Keep in mind that aging is not a disease. It is a developmental process and the normal changes (not those of disease) we experience usually have little effect on quality of life.
METABOLISM Our bodies usually need less energy as we get older so our metabolism slows. That, together with hormonal changes means we get fat. You've known the drill on this all your life: less food, more activity.
A slower metabolism also means the body does not process alcohol and drugs as efficiently as in the past.
KIDNEYS Kidneys decline in size and function so it is important to minimize alchohol, medicines and other toxins that can inhibit their ability to function well. Drink plenty of liquids to help kidneys flush themselves.
URINARY TRACT Incontinence not related to medication or disease show up in women following menopause and from an enlarged prostate in men. It helps to maintain a healthy weight, to not use tobacco and, for women, to do kegel exercises. And, consult your physician.
BRAIN AND MEMORY After age 30, the brain's size and weight decrease but the brain continues to create new connections and networks throughout life.
Forgetfulness becomes more common with age, especially with more recent memories, and it takes longer to learn new things. But elders use both sides of their brains together more than when we were young and some researchers believe this contributes to better decision making in old age.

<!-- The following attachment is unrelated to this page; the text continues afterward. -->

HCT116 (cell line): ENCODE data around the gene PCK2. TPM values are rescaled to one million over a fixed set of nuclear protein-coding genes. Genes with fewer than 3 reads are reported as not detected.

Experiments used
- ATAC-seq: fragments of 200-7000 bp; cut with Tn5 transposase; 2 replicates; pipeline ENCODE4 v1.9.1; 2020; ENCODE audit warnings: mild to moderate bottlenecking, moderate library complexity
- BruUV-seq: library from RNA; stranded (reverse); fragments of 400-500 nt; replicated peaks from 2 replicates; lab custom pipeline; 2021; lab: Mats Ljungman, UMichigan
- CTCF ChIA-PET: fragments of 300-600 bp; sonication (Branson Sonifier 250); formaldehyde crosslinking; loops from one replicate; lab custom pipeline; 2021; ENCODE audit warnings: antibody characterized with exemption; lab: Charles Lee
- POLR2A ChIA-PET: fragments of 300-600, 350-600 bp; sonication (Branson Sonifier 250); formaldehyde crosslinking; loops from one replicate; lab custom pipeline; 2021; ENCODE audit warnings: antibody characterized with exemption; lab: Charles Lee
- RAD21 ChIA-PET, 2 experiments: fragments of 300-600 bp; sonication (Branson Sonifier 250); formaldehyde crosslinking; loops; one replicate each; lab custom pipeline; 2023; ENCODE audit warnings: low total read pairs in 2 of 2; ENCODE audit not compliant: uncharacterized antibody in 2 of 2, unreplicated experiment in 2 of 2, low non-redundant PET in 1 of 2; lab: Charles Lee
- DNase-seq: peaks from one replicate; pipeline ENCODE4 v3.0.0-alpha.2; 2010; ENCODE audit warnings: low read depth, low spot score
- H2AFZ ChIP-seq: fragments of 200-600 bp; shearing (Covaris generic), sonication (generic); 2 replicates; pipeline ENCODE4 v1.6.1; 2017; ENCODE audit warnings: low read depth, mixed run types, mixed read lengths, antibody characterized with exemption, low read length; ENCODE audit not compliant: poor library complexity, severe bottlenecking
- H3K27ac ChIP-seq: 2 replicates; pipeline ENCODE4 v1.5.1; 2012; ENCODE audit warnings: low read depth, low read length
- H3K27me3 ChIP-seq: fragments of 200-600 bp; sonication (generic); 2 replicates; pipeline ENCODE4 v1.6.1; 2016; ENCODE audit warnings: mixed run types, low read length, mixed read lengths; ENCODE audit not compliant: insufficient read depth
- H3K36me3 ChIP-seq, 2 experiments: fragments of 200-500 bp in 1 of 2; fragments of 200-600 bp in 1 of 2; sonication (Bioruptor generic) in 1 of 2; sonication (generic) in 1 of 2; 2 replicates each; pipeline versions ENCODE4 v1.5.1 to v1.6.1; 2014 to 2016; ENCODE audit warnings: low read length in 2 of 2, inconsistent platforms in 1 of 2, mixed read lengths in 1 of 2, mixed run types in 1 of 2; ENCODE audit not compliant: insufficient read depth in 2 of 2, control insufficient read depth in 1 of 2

Eating a healthy diet, physical and mental activity and keeping up social connections all contribute to maintaining a healthy brain.
SEXUALITY In women, vaginal lubrication can decrease. In men, sperm production declines and in both sexes, fewer hormones are produced so that sexual function changes. This can result in discomfort for women during sex and less firm erections in men. Barring disease, there are remedies so see you physician.
So there you are – combined with yesterday's post, the major physical changes to expect with normal aging. Volumes could (and have been) written on each one, not to mention the emotional and psychological changes that I haven't included.
As the experts never tire of reminding us (nor should they), the best way to maintain our wellbeing as we get old is to eat a healthy diet and move around every day. The importance of those two rules increases with each passing year.
I would add to that the importance of accepting the physical changes without succumbing to them.
Here are three of the most accessible sources I used to pull together this information: